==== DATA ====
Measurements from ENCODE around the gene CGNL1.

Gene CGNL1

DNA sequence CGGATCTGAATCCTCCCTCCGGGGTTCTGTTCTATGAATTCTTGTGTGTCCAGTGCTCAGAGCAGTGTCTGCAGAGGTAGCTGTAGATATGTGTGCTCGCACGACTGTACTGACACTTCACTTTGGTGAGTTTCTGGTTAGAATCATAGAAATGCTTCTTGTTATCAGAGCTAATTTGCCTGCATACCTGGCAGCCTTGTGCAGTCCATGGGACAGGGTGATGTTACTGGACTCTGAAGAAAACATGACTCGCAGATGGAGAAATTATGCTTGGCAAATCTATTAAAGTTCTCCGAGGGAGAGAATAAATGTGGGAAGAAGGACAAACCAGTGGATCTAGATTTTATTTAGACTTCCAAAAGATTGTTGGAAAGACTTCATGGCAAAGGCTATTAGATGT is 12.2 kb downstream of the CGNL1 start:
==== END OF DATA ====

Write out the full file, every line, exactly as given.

Measurements from ENCODE around the gene CGNL1.

Gene CGNL1

DNA sequence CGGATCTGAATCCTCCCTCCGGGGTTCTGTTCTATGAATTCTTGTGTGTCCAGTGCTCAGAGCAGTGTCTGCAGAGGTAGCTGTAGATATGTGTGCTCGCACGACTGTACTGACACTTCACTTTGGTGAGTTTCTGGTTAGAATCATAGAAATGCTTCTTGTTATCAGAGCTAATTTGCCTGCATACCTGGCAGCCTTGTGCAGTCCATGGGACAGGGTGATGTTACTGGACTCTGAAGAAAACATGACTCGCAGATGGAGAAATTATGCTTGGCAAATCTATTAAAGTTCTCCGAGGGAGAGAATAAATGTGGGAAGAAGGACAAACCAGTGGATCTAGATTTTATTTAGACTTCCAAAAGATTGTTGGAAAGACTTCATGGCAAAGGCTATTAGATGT is 12.2 kb downstream of the CGNL1 start: